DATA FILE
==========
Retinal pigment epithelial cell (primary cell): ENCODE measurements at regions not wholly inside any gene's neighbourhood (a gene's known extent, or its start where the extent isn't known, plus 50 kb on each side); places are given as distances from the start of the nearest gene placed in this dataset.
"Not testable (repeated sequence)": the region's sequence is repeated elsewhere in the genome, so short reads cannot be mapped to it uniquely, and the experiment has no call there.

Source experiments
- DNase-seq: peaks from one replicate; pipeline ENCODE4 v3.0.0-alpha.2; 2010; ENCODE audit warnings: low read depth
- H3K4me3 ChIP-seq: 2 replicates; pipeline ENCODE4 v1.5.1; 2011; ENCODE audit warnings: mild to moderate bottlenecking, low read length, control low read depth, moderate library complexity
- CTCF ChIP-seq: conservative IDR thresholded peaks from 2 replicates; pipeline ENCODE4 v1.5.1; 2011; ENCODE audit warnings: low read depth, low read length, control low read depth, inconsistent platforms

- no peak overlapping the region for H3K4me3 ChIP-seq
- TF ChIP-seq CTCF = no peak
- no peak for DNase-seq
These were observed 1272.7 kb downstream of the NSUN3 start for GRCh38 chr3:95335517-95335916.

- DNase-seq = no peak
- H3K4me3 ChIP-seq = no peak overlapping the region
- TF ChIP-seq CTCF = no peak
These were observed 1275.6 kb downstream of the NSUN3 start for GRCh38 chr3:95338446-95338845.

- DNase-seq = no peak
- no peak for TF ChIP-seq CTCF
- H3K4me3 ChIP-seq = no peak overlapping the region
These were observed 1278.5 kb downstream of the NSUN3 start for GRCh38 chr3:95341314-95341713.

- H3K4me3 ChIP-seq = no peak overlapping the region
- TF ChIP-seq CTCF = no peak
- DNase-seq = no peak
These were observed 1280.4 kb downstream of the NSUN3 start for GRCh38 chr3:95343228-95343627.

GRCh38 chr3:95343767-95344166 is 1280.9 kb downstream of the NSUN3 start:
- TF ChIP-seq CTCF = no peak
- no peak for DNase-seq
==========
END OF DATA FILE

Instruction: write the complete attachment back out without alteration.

Retinal pigment epithelial cell (primary cell): ENCODE measurements at regions not wholly inside any gene's neighbourhood (a gene's known extent, or its start where the extent isn't known, plus 50 kb on each side); places are given as distances from the start of the nearest gene placed in this dataset.
"Not testable (repeated sequence)": the region's sequence is repeated elsewhere in the genome, so short reads cannot be mapped to it uniquely, and the experiment has no call there.

Source experiments
- DNase-seq: peaks from one replicate; pipeline ENCODE4 v3.0.0-alpha.2; 2010; ENCODE audit warnings: low read depth
- H3K4me3 ChIP-seq: 2 replicates; pipeline ENCODE4 v1.5.1; 2011; ENCODE audit warnings: mild to moderate bottlenecking, low read length, control low read depth, moderate library complexity
- CTCF ChIP-seq: conservative IDR thresholded peaks from 2 replicates; pipeline ENCODE4 v1.5.1; 2011; ENCODE audit warnings: low read depth, low read length, control low read depth, inconsistent platforms

- no peak overlapping the region for H3K4me3 ChIP-seq
- TF ChIP-seq CTCF = no peak
- no peak for DNase-seq
These were observed 1272.7 kb downstream of the NSUN3 start for GRCh38 chr3:95335517-95335916.

- DNase-seq = no peak
- H3K4me3 ChIP-seq = no peak overlapping the region
- TF ChIP-seq CTCF = no peak
These were observed 1275.6 kb downstream of the NSUN3 start for GRCh38 chr3:95338446-95338845.

- DNase-seq = no peak
- no peak for TF ChIP-seq CTCF
- H3K4me3 ChIP-seq = no peak overlapping the region
These were observed 1278.5 kb downstream of the NSUN3 start for GRCh38 chr3:95341314-95341713.

- H3K4me3 ChIP-seq = no peak overlapping the region
- TF ChIP-seq CTCF = no peak
- DNase-seq = no peak
These were observed 1280.4 kb downstream of the NSUN3 start for GRCh38 chr3:95343228-95343627.

GRCh38 chr3:95343767-95344166 is 1280.9 kb downstream of the NSUN3 start:
- TF ChIP-seq CTCF = no peak
- no peak for DNase-seq